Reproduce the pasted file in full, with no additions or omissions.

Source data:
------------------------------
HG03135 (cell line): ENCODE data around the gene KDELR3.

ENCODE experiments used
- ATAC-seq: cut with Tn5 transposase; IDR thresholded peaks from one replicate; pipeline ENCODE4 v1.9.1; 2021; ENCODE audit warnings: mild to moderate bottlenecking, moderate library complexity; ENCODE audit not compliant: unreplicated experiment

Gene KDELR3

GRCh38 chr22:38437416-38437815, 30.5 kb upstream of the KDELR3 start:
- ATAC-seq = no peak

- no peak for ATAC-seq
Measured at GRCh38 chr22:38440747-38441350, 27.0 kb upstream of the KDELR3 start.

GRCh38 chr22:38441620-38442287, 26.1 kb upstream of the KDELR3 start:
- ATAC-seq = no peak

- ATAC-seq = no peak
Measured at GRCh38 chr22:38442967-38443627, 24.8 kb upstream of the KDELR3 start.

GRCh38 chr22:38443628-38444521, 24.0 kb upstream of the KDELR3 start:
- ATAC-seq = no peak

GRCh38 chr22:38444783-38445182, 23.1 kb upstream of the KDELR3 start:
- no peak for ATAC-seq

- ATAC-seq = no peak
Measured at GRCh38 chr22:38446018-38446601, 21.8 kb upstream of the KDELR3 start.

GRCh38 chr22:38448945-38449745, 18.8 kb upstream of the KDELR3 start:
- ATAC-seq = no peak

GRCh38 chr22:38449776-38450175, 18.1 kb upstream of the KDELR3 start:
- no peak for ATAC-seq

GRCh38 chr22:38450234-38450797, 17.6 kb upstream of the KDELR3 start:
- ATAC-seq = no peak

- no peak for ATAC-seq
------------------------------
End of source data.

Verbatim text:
HG03135 (cell line): ENCODE data around the gene KDELR3.

ENCODE experiments used
- ATAC-seq: cut with Tn5 transposase; IDR thresholded peaks from one replicate; pipeline ENCODE4 v1.9.1; 2021; ENCODE audit warnings: mild to moderate bottlenecking, moderate library complexity; ENCODE audit not compliant: unreplicated experiment

Gene KDELR3

GRCh38 chr22:38437416-38437815, 30.5 kb upstream of the KDELR3 start:
- ATAC-seq = no peak

- no peak for ATAC-seq
Measured at GRCh38 chr22:38440747-38441350, 27.0 kb upstream of the KDELR3 start.

GRCh38 chr22:38441620-38442287, 26.1 kb upstream of the KDELR3 start:
- ATAC-seq = no peak

- ATAC-seq = no peak
Measured at GRCh38 chr22:38442967-38443627, 24.8 kb upstream of the KDELR3 start.

GRCh38 chr22:38443628-38444521, 24.0 kb upstream of the KDELR3 start:
- ATAC-seq = no peak

GRCh38 chr22:38444783-38445182, 23.1 kb upstream of the KDELR3 start:
- no peak for ATAC-seq

- ATAC-seq = no peak
Measured at GRCh38 chr22:38446018-38446601, 21.8 kb upstream of the KDELR3 start.

GRCh38 chr22:38448945-38449745, 18.8 kb upstream of the KDELR3 start:
- ATAC-seq = no peak

GRCh38 chr22:38449776-38450175, 18.1 kb upstream of the KDELR3 start:
- no peak for ATAC-seq

GRCh38 chr22:38450234-38450797, 17.6 kb upstream of the KDELR3 start:
- ATAC-seq = no peak

- no peak for ATAC-seq